By the year 1879, there had been five more births in the community--the Smiths had a new daughter, Victoria (born in 1866); the Hebrank’s two daughters, Catherine (born in 1866) and Rosina (born in 1868); and the Rapp’s a son, William (born in 1866) and a daughter, Martina (born in 1867).  Also that year, another new family moved to Marrtown: John and Louisa Fries and their six children, Hannah, Katherine, Elizabeth, Mary, Gustavus, and Fred.  The Fries family came originally from Baden Baden, Germany.  They arrived in this country at New York and from there went first to Valley Mills, Va. , then to Parkersburg , and then to Marrtown.  John was a cooper by trade and he now went to work for Markus Rapp and Louis Hebrank at the brewery, making kegs for their beer.  That same year another new son, Markus, arrived at the Rapp household and the Hebrank’s fourth daughter, Amelia, was born.  The next January, when Suzanne Hebrank was only thirty-one years old, death took her from her husband and her four little girls, and all Marrtown was saddened by the loss.  Susanna Rapp kindly took charge of the little girls.  In May of 1872 Louis married his second wife, young Mary Schafer, and after that the family was able to be together again.  The following October, Susanna Rapp gave birth to another baby girl, Jacobina, and in December, Mary Hebrank’s first child, Christina, was born.  In March of 1873, the Rapp’s last child, a girl, Susanna, was born.

Thomas Marr was sixty-one years old now and Mary sixty.  Thomas was working as a watchman on the covered bridge.  The years, it seemed to Mary, had fairly flown.  Already they were grandparents.  They had been through a lot together--smiled a lot and cried a lot and watched their town grow. Then came the fateful night of February 6, 1874.  On that night Thomas went to work, as usual; but he never was to return.  While on duty, he was shot and killed.  His murderer was never brought to justice, never identified.  No one could even guess at a possible motive.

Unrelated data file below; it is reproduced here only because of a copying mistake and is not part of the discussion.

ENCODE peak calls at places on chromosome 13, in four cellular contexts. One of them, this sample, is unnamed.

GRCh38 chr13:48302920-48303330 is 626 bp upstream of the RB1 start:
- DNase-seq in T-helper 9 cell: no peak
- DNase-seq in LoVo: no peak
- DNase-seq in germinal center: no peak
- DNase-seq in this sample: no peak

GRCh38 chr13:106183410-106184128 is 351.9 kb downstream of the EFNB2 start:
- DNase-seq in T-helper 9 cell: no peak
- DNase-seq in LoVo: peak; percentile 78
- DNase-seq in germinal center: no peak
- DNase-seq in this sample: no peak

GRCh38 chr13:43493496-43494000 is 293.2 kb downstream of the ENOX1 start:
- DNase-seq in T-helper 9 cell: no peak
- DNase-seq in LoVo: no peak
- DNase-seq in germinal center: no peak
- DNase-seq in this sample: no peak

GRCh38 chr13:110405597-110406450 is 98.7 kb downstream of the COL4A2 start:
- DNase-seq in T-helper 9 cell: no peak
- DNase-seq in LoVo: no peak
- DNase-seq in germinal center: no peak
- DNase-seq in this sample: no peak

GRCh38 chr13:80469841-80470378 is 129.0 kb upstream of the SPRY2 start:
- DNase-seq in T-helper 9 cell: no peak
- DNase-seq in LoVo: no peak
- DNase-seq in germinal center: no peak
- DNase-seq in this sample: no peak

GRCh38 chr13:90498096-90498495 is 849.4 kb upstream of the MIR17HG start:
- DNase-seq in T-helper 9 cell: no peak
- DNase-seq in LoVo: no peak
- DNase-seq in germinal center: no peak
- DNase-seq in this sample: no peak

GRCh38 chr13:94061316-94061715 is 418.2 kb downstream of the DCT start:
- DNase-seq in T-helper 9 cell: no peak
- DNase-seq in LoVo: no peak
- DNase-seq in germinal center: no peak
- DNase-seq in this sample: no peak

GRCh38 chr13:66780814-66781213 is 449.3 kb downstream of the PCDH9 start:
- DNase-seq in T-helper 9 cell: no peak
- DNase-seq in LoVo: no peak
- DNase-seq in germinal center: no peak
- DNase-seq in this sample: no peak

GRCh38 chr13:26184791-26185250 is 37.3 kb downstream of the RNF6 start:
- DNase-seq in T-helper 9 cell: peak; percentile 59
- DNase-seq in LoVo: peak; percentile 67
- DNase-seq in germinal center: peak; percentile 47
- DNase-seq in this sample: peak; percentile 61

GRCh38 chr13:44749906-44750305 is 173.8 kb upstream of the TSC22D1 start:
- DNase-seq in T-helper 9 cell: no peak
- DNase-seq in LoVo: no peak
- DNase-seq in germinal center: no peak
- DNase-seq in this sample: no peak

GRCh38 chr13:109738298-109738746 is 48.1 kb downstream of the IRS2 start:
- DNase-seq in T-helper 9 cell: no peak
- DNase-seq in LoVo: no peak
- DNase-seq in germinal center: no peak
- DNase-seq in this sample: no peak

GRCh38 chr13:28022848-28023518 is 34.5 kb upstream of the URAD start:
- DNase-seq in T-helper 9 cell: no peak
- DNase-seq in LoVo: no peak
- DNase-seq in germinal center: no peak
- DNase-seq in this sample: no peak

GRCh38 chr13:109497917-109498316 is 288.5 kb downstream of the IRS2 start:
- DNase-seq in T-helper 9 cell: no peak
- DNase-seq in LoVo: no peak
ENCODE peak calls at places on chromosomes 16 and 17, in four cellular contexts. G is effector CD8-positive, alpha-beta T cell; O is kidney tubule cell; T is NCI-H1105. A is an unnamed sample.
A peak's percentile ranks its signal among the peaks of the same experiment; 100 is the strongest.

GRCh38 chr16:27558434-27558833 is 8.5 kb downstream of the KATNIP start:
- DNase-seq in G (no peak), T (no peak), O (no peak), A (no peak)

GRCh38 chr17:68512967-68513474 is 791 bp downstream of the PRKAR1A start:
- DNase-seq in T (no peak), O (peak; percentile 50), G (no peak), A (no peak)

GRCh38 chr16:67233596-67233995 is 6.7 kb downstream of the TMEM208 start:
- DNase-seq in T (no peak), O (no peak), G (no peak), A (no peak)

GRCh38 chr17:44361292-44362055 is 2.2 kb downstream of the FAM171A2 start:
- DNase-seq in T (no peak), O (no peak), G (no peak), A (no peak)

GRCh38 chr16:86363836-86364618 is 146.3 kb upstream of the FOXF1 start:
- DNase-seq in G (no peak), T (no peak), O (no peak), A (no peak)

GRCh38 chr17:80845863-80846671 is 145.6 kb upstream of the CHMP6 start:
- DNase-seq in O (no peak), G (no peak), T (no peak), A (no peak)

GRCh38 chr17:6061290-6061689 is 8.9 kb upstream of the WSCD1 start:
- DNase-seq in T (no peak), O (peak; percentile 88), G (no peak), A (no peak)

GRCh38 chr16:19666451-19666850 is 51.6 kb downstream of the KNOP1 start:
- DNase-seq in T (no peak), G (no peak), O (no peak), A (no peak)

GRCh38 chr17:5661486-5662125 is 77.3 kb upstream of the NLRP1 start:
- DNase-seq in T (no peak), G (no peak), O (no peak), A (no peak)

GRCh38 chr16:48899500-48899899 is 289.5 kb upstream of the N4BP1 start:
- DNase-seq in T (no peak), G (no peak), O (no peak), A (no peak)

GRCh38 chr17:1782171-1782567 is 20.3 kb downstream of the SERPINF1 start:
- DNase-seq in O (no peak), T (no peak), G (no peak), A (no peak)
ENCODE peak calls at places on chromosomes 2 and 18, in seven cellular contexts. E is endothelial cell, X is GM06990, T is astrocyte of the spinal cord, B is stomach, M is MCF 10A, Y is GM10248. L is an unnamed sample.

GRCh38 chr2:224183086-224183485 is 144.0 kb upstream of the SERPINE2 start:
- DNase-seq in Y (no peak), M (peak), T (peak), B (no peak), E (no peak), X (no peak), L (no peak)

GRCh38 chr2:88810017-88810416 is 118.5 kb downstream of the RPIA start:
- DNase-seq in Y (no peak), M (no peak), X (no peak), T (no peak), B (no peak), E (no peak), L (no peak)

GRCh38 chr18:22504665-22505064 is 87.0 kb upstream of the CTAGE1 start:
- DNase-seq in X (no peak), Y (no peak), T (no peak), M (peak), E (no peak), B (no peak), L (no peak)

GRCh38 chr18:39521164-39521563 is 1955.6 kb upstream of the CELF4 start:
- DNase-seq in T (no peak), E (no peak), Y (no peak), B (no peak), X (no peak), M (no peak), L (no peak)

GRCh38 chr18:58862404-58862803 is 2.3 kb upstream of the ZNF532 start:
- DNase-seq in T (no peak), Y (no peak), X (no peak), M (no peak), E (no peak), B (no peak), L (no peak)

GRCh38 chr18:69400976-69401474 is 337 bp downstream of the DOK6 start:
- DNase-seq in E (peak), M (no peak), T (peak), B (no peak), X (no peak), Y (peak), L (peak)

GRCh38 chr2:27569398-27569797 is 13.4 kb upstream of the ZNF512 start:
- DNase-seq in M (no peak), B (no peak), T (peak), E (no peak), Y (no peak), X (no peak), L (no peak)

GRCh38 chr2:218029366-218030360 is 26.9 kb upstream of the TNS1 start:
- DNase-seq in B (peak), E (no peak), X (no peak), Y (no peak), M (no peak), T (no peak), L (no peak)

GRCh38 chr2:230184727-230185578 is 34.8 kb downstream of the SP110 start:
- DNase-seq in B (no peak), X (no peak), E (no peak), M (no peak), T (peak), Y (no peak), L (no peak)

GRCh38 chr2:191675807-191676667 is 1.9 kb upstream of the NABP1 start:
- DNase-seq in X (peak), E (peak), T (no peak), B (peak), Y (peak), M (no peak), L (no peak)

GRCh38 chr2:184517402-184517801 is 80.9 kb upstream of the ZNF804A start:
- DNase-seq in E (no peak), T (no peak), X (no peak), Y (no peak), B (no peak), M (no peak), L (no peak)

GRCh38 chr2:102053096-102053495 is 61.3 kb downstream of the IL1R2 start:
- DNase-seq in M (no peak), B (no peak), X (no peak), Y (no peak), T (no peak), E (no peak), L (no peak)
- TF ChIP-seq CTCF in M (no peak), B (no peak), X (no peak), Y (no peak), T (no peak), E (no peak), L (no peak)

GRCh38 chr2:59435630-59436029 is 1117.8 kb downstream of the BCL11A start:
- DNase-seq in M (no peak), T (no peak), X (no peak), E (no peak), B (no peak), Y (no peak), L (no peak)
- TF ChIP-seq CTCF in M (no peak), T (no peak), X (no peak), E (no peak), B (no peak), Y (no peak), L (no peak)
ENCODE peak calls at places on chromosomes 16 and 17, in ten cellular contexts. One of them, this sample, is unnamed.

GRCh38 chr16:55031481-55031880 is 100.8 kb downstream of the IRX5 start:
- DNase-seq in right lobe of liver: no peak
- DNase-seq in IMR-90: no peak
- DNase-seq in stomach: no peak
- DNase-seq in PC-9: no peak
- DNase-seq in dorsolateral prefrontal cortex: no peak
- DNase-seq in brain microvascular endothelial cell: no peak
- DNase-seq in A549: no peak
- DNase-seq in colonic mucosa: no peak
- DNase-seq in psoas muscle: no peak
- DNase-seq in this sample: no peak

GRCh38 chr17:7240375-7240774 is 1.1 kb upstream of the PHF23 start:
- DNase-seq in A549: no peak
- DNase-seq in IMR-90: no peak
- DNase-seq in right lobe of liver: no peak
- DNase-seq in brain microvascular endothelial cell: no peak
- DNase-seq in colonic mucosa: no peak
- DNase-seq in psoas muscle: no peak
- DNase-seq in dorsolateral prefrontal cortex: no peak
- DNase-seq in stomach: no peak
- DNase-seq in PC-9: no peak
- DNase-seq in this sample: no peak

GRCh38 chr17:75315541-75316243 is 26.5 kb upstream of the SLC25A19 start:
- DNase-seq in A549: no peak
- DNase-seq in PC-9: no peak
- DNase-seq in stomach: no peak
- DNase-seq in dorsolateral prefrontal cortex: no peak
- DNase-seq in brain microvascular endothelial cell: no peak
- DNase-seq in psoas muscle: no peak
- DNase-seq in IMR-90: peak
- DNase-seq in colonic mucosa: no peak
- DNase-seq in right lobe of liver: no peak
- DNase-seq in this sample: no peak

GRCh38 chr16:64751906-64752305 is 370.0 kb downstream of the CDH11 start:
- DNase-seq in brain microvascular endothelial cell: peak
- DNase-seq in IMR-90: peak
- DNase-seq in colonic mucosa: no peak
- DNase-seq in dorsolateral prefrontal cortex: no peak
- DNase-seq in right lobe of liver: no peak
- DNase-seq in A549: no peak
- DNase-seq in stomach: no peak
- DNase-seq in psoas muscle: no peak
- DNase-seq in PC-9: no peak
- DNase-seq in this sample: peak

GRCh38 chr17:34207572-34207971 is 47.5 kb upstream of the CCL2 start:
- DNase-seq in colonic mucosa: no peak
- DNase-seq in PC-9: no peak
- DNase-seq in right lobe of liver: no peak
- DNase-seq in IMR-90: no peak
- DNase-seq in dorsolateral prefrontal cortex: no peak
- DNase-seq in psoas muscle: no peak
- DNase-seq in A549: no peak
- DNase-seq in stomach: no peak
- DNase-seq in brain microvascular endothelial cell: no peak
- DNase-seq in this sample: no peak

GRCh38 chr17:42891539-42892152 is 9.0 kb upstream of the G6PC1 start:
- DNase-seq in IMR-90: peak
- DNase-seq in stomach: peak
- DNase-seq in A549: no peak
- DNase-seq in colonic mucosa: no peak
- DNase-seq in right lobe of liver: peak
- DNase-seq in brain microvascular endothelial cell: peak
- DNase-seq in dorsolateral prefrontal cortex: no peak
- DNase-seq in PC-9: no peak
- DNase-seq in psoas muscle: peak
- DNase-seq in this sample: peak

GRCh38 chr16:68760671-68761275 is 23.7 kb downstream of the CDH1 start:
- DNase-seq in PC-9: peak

Mary was heart-broken.  For a while it seemed to her that life was over, but finally she pulled herself together and went on.  She wanted to watch over her children and grandchildren and her town--and she knew that Thomas would want her to.

Mary lived to see two more sons, Stephen Carl and George Louis, born to the Hebrank’s and Dixie , the youngest child of her daughter Tamer, born.  She was there for her son, Henry Clay’s wedding to Martha Elisabeth Chancey and the births of their six children.  Many were the important events during Mary’s lifetime She saw the children of her neighbors marry and start families...Sarah Hebrank married Henry Kurtz and had a daughter, Emily.  Catherine Hebrank married Gustavus Fries and had four boys: Louis, Gustavus, John, and George, and three girls: Rhea, Helen, and Mary.  Rosina Hebrank married George Ecker.  Amelia Hebrank married Michael Kane but was left a widow soon after and later married James Smith.  Carl Hebrank married Alma Schnider, Mary Rapp married Conrad Goetz; Threcia Rapp married Ed Burd and had two children, Mildred and Markus.  Salome Rapp married Will Fox, Matilda Smith married Joseph Beavers and had five children: Columbia , Phoebe, Bert, John, and Henrietta.  Emmaline Smith married Peter Moyers and had four children: Christopher, Ina, John, and Louis.  Victoria Smith married Henson Moyers (Peter's brother] and had two children: William and Harley.  William Smith married Effie Campbell and had five children: Galvin Hollister, Lester, Norman, Irma, and Lila.  Adaline Smith married Albert “Doc” Mayhew.